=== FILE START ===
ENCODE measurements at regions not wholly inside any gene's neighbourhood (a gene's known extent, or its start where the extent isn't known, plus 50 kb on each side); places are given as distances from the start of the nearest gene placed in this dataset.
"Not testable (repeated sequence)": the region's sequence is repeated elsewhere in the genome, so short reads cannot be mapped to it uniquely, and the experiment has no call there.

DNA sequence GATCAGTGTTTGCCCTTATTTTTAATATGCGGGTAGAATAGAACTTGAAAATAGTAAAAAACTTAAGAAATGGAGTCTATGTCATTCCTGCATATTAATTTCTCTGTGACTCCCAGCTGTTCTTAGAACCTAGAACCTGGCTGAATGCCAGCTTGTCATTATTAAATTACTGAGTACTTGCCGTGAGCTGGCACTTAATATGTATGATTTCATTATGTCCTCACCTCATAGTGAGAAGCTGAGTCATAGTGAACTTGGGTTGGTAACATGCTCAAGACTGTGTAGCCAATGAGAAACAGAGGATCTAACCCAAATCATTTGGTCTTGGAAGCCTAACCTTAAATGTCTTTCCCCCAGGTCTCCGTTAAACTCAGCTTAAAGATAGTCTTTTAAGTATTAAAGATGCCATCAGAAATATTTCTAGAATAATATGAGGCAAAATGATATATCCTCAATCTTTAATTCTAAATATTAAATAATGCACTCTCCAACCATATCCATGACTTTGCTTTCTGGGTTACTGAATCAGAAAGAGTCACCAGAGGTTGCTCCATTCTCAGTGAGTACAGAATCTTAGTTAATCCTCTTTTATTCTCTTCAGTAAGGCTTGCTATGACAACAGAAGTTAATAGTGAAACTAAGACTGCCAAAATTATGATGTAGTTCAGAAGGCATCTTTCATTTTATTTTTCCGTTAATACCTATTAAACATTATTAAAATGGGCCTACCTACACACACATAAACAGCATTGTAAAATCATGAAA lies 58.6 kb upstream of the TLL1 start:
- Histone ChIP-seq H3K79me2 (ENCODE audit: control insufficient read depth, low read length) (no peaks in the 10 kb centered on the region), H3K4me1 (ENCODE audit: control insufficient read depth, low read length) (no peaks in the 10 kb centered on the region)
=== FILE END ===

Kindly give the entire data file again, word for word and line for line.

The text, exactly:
ENCODE measurements at regions not wholly inside any gene's neighbourhood (a gene's known extent, or its start where the extent isn't known, plus 50 kb on each side); places are given as distances from the start of the nearest gene placed in this dataset.
"Not testable (repeated sequence)": the region's sequence is repeated elsewhere in the genome, so short reads cannot be mapped to it uniquely, and the experiment has no call there.

DNA sequence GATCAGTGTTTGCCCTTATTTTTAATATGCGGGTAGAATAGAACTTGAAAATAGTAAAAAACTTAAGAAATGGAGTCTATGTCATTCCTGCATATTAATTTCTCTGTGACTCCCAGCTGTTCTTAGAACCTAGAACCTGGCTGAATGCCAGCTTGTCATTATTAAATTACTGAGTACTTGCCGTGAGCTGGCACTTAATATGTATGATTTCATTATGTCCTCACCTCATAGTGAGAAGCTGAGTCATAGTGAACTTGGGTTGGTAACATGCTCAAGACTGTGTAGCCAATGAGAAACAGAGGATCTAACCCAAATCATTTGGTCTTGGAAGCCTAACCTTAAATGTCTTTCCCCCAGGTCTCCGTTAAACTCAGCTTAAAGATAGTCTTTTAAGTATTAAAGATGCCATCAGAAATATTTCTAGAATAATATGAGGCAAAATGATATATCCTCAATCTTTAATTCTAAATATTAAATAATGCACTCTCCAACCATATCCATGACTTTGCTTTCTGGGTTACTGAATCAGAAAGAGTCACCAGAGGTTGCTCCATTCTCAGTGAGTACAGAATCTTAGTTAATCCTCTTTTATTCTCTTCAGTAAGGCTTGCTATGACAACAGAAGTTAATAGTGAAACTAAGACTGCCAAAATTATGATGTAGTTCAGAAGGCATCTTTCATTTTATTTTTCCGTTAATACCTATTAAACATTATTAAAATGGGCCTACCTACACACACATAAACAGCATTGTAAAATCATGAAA lies 58.6 kb upstream of the TLL1 start:
- Histone ChIP-seq H3K79me2 (ENCODE audit: control insufficient read depth, low read length) (no peaks in the 10 kb centered on the region), H3K4me1 (ENCODE audit: control insufficient read depth, low read length) (no peaks in the 10 kb centered on the region)